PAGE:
Progress That Counts

Allison Nazarian Life Lessons, Real Life, The Life of Allison

Too many of us, myself included, go around thinking we aren’t making progress, that we aren’t “getting anywhere.”

But you know what? You — yes, YOU — have made a lot of progress.

Sure, progress can feel slow and painstaking and sometimes non-existent, but it is nonetheless progress.You may have a bad day (or days) and sometimes you may feel your same-ol’-same-ol’ is a whole lot of backwards motion but I am fairly certain your general direction is, in fact, forward. And forward direction = action, which = progress.

Lest you think this is all philosophical here, let me give you some real-life examples from my real life…consider this my Progress Chart, in no particular order:

I don’t always have to get the last word anymore: I practice leaving an unproductive or needlessly confrontational conversation alone, even if it means the other person gets the last word and even if that last word was meant to offend, hurt and/or attack me.

I practice having compassion for people I don’t like one bit: Now, I didn’t say that I feel compassion for someone like this, or that I have any positive thoughts toward this kind of person at all. For now, and for me, progress means that I at least consider it and that I allow even a momentary awareness of the compassion-inducing things that other person brings to this world. For instance, I think about hurt they must feel or anger they must bury or fear they must be inundated with, all or any of which would cause them to act outwardly in a way that isn’t likeable to others.

I try to abandon my efforts to control that which I cannot control: Which is just about everything outside of my own self, and limited even there.

I remind myself that baby steps are massive steps: The proverbial journey of a thousand miles begins with a single step. I have begun to appreciate and celebrate that single step. The single step could be spending an hour doing anything from writing a chapter of a memoir to cleaning out a long-crowded closet. Neither baby step involves finishing, but both represent celebration-worthy progress. Being able to measure progress in a more manageable way begets more celebration-worthy progress. It’s that simple.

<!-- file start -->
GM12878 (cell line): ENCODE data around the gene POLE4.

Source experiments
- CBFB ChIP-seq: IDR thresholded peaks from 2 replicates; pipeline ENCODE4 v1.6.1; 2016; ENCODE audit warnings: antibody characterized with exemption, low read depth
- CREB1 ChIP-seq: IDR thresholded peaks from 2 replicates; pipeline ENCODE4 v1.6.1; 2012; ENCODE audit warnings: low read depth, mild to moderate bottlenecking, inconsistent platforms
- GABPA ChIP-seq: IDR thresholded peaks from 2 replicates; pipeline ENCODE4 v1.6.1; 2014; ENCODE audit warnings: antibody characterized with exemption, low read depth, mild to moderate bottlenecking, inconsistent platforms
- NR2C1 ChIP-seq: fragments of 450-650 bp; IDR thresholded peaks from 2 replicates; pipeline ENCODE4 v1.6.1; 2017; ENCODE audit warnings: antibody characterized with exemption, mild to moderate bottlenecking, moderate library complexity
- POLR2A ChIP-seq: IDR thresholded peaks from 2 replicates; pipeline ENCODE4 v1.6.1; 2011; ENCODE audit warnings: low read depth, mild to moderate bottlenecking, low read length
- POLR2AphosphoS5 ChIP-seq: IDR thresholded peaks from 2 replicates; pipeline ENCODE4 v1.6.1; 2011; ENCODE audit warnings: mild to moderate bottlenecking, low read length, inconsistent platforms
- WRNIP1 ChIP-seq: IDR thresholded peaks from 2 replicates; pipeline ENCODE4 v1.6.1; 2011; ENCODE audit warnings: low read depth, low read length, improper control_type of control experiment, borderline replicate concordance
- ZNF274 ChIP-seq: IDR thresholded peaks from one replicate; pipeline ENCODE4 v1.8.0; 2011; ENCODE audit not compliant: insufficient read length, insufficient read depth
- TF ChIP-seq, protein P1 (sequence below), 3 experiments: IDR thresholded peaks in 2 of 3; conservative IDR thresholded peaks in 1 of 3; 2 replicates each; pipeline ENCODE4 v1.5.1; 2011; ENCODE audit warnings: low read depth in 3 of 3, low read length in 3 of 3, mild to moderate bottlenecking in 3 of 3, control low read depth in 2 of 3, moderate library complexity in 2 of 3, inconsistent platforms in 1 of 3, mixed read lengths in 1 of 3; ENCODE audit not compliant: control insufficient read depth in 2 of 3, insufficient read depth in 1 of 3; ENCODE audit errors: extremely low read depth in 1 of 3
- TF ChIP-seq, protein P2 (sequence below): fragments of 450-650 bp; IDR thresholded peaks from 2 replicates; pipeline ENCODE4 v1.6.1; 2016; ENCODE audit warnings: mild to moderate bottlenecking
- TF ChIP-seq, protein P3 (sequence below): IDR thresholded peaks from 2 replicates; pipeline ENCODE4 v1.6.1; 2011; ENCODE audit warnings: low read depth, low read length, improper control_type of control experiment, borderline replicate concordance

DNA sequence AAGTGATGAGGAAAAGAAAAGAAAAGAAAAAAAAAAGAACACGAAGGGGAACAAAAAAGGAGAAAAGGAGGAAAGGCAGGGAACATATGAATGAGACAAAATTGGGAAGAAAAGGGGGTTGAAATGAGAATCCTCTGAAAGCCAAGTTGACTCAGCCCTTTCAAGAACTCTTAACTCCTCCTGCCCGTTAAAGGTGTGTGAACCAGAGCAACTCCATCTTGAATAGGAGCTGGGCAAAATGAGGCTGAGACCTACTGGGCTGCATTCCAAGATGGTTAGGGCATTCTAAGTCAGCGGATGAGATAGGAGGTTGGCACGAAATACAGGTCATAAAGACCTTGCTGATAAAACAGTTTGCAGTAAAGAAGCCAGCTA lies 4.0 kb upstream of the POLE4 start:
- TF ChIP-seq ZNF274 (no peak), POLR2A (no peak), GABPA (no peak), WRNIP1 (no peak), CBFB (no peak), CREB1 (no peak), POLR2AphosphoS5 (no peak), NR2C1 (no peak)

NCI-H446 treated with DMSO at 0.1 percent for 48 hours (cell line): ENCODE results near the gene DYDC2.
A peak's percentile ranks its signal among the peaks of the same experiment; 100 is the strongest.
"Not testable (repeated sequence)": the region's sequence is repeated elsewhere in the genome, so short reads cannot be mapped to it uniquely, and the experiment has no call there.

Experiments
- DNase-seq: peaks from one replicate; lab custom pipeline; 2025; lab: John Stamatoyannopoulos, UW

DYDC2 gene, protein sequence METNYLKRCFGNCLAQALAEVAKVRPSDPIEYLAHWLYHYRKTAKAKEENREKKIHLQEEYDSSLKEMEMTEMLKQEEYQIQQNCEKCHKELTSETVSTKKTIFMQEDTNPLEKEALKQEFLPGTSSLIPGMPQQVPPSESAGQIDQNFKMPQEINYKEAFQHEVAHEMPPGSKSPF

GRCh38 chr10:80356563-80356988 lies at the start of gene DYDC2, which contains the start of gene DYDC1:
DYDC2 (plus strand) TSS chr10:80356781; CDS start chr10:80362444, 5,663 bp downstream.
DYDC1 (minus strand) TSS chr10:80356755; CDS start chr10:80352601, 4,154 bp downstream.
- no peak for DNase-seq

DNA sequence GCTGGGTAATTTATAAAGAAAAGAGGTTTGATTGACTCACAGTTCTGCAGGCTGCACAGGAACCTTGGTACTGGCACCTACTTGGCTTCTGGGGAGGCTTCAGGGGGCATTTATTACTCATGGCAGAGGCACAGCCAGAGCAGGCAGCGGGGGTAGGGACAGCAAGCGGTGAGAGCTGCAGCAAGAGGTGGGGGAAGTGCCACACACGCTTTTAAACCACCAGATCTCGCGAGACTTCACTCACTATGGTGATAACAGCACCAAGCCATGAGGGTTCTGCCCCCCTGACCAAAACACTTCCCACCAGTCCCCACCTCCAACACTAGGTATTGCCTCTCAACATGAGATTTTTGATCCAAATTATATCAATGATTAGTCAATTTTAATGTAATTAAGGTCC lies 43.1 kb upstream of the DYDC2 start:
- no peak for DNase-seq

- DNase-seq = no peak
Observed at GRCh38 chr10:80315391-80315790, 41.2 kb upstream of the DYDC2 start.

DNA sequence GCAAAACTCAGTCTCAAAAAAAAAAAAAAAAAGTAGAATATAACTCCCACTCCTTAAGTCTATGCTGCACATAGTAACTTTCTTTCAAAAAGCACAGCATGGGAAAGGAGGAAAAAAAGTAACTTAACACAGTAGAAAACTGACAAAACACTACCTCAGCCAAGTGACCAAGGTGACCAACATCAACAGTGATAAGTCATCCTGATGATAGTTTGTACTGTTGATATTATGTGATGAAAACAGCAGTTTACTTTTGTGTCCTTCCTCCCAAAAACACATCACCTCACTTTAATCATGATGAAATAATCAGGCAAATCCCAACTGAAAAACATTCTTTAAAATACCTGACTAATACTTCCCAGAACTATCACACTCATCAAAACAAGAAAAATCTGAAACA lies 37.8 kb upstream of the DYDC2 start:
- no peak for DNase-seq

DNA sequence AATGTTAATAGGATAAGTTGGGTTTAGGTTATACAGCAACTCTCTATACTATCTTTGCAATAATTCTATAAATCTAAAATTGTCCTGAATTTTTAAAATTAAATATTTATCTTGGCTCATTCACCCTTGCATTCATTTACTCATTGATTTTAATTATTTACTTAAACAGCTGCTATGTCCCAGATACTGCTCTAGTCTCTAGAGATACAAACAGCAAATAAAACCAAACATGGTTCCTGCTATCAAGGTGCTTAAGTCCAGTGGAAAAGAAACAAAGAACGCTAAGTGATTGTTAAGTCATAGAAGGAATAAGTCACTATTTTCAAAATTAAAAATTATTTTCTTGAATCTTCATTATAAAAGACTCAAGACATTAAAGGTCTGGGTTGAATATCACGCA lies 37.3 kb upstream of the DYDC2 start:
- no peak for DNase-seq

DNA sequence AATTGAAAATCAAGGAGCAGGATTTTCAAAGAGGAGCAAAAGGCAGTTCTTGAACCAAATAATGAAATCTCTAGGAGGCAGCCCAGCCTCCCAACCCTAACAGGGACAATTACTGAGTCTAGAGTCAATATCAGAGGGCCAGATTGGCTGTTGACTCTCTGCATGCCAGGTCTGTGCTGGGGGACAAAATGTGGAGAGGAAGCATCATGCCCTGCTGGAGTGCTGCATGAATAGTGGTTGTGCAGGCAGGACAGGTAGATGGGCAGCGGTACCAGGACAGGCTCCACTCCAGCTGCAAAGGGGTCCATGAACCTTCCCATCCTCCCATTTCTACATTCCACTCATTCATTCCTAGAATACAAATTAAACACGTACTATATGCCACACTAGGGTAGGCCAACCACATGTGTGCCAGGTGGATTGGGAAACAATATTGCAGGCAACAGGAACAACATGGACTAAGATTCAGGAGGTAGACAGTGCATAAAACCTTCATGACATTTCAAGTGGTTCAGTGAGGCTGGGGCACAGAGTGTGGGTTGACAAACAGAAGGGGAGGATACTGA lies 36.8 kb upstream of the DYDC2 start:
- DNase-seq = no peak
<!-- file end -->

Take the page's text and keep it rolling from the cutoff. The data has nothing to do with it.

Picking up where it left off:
Speaking of simple, it’s all pretty simple: I try to keep this in my mind and heart, even in the most seemingly complicated of moments. Everything can be simplified, right down to its most basic and manageable level. (That complicated thing you are thinking of right now is also, at its core, simple.)

I’ve sometimes stopped worrying how it will all turn out: I can care how something will turn out without obsessing over how it will turn out. Focusing on the baby steps (see above) is freeing. Detaching from how everything has to be or should be brings about unexpected magic that I’d miss if I were uber-focused elsewhere.

I love myself a lot more: This is the toughest one for me, and for many of us. Especially when we are in environments that run counter to this, that are traumatic or abusive, that seem to turn us against our own selves.  First, we need to make peace with a past that will never, ever change. We also need to view our lives as a breathing entity that is healing and that can be healed. Reminding myself of how awesome I am feels bizarre. But I try to do it, even (and especially) when external circumstances such as something someone else does or says seem to contradict that.

 

It’s a start. It’s progress. I’d say it’s more than that first single step, less than the thousand.

 

What about YOU: What progress have YOU made?

 

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